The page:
Guide to Class, Caste & Hierarchies
This book is probably filled with great ideas, but
good luck finding them. Like Seabrook, I believe that class (known today
as the more-PC inequality) is one of the largest hidden patterns of the
world, explaining a majority of conflicts today, from poverty to terrorism
to corporate scandals. But it’s a horrible shame that the book
is so poorly written.
I’ve also read the History of the World book from this No-Nonsense series,
which was excellent. It lived up to its name as both the shortest overview
of its topic possible, and “no-nonsense,” incorporating normally
excluded viewpoints, such as histories of women and oppressed colonies.
But Seabrook’s book was difficult, unnecessarily verbose, vague,
The first surprise was that the book was British, focusing most of its
examinations on class in Britain since its industrial revolution. This
would be fine, since that’s a great place to examine class, and
the American history is also paralleled. But the second surprise was
the worst – it’s really poorly written. The chapters must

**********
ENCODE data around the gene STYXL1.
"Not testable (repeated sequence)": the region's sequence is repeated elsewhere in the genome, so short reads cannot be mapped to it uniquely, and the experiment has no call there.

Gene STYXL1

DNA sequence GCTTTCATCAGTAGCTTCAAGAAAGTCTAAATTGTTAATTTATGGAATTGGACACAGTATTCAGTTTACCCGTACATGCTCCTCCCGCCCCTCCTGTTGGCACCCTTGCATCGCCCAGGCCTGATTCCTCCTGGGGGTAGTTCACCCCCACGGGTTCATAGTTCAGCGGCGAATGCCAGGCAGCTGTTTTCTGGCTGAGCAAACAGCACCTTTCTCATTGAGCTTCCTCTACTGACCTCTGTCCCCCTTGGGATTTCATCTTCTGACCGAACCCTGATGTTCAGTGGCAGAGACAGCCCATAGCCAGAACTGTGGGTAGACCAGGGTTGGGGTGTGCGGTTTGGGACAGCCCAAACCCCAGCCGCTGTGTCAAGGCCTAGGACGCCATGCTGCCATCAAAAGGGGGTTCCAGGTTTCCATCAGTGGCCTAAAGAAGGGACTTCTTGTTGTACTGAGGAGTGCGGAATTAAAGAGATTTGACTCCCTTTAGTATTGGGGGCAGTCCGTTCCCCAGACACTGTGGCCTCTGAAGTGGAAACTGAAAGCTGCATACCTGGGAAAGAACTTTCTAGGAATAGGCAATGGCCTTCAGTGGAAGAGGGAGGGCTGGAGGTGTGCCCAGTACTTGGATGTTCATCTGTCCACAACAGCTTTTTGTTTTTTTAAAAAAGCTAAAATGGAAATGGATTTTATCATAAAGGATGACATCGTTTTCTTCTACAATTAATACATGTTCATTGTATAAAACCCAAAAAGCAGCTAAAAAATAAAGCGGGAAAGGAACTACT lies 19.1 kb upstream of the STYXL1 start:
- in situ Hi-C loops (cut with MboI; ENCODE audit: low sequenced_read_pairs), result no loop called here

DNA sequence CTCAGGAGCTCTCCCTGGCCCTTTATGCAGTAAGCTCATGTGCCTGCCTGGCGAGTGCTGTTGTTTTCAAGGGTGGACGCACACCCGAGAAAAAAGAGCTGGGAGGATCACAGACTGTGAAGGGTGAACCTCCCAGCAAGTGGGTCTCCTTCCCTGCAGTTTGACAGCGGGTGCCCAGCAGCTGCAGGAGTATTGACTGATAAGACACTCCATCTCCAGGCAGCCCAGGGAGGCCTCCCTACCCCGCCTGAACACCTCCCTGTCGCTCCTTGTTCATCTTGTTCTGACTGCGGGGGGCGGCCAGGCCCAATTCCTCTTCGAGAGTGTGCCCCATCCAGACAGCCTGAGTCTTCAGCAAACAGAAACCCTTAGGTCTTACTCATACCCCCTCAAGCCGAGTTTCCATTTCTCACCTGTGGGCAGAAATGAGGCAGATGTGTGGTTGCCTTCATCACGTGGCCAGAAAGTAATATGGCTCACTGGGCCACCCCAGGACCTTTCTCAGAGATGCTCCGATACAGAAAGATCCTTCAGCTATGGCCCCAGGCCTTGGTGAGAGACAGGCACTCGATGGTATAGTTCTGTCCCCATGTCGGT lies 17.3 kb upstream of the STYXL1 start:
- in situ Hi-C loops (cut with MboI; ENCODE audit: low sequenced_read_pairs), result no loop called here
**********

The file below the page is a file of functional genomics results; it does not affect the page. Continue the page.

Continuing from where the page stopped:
be mixed up. The easiest points that I was able to grasp are repeated
often, while complicated theories are introduced and not explained. His
terminology is not well-defined and fluctuates. The writing is pretentious
and long-winded, which is to be expected in academic texts, but should
be eschewed in any introductory books.
On the bright side, the opening chapter and last three chapters of the
book are the best. The middle is supremely confusing. The only truly
redeeming part of the book was chapter 8, Class and Caste, which
is an excellent short description and history of India’s caste
system, and how it still thrives and horrifies today, even though ostensibly
illegal. Read that chapter in the bookstore, then put this book back
on the shelf.